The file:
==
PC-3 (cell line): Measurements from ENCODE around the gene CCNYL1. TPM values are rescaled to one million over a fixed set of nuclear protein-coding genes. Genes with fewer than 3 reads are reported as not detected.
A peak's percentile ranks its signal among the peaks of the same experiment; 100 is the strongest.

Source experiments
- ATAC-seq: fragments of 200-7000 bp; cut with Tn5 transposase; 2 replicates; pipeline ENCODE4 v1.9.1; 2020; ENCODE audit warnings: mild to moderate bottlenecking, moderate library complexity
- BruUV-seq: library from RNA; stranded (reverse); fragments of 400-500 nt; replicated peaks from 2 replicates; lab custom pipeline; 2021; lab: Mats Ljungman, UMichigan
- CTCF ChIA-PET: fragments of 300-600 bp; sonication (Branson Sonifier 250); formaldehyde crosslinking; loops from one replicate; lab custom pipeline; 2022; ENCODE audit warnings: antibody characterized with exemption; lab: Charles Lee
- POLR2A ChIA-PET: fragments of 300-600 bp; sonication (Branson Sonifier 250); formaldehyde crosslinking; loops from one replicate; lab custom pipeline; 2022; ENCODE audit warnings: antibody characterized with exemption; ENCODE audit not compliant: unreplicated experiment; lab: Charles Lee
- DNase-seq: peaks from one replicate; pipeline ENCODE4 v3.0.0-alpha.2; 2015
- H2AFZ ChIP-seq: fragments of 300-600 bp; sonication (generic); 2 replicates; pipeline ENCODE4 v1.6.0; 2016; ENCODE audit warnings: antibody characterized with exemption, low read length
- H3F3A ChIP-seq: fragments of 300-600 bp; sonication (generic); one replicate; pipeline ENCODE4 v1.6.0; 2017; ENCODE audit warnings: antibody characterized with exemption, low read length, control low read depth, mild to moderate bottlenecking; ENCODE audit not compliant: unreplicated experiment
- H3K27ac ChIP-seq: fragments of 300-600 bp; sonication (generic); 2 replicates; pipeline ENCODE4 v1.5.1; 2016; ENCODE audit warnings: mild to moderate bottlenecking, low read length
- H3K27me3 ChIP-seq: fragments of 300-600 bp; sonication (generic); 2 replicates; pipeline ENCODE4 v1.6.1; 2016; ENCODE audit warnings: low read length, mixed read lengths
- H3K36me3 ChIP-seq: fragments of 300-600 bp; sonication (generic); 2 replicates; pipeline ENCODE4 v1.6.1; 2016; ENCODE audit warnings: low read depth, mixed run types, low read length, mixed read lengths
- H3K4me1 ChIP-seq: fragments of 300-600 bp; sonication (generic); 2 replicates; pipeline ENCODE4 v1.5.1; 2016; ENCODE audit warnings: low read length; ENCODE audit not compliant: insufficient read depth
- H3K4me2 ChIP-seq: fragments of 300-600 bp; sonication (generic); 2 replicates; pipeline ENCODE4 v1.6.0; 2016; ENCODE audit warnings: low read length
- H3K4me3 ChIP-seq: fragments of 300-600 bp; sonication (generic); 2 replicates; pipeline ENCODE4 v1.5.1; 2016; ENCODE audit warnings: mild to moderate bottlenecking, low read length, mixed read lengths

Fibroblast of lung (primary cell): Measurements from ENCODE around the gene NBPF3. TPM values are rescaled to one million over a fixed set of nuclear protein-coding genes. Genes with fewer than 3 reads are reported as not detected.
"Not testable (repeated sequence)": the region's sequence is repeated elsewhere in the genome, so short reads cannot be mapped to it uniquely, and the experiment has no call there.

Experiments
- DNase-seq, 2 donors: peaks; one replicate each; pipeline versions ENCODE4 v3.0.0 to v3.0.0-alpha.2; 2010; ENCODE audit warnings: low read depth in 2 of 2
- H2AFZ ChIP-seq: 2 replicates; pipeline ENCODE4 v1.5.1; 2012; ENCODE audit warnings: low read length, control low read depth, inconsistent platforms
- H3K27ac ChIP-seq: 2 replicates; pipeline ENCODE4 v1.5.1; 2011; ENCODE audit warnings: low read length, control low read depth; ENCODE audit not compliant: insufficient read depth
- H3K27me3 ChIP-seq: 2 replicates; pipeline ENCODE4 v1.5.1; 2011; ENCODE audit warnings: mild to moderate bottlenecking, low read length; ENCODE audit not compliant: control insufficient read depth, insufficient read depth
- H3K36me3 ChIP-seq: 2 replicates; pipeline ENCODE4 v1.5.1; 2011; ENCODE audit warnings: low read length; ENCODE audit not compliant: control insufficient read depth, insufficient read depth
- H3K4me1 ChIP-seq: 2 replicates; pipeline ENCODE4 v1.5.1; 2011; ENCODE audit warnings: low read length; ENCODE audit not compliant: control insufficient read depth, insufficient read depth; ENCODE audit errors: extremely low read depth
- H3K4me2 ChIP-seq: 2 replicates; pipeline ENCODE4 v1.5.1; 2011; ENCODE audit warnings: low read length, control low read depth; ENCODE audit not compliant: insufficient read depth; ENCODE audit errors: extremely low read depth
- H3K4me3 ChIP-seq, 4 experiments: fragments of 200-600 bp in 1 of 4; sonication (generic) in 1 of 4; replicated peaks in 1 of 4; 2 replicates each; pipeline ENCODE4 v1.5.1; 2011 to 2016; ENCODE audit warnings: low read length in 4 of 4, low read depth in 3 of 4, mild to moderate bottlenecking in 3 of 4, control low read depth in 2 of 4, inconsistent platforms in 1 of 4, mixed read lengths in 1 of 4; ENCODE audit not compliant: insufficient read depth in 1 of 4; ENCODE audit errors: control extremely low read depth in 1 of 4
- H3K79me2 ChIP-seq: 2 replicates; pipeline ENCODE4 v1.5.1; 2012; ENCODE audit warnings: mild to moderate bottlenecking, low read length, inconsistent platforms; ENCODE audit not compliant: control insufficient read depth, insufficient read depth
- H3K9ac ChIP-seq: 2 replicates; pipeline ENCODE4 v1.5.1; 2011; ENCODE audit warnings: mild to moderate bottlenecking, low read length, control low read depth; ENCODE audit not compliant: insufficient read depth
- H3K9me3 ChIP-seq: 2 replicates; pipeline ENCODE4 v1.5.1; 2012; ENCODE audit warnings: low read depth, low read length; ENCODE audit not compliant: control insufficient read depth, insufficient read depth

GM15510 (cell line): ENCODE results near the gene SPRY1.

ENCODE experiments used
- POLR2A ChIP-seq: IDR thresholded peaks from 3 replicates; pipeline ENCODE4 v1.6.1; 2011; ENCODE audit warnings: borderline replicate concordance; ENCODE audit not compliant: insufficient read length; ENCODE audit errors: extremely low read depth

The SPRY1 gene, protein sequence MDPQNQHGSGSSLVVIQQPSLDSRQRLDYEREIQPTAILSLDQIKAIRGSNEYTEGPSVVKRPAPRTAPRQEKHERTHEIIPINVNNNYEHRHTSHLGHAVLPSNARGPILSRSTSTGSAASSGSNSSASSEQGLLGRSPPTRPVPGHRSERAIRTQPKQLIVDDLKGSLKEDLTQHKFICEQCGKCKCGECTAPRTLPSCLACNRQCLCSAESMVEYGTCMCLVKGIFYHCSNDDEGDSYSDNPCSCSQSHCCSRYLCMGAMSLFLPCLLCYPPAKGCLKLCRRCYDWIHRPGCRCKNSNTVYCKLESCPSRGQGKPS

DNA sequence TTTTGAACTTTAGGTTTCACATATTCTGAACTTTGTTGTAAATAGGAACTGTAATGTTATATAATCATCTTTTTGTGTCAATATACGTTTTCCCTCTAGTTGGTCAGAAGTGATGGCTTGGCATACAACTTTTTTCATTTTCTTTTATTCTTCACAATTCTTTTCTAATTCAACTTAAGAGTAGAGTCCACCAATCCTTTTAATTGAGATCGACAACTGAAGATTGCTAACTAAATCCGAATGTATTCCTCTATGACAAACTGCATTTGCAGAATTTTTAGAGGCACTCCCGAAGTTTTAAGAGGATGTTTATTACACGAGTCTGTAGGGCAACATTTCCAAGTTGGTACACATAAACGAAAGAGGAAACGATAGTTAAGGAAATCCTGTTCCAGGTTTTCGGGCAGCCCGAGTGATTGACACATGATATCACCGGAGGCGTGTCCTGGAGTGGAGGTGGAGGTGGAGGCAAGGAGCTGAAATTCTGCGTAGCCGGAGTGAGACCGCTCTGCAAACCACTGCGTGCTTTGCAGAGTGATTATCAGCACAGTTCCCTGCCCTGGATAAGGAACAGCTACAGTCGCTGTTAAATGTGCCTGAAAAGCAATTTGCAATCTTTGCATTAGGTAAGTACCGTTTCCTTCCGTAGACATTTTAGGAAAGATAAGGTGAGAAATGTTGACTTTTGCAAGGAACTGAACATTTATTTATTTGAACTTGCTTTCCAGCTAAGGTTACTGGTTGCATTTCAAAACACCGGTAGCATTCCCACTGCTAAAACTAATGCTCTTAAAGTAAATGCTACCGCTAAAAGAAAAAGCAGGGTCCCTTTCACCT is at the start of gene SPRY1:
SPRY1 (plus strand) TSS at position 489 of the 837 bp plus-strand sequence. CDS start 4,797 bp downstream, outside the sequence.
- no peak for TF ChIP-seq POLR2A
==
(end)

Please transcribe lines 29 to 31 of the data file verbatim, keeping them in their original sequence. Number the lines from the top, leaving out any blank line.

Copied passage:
- H3K9ac ChIP-seq: 2 replicates; pipeline ENCODE4 v1.5.1; 2011; ENCODE audit warnings: mild to moderate bottlenecking, low read length, control low read depth; ENCODE audit not compliant: insufficient read depth
- H3K9me3 ChIP-seq: 2 replicates; pipeline ENCODE4 v1.5.1; 2012; ENCODE audit warnings: low read depth, low read length; ENCODE audit not compliant: control insufficient read depth, insufficient read depth

GM15510 (cell line): ENCODE results near the gene SPRY1.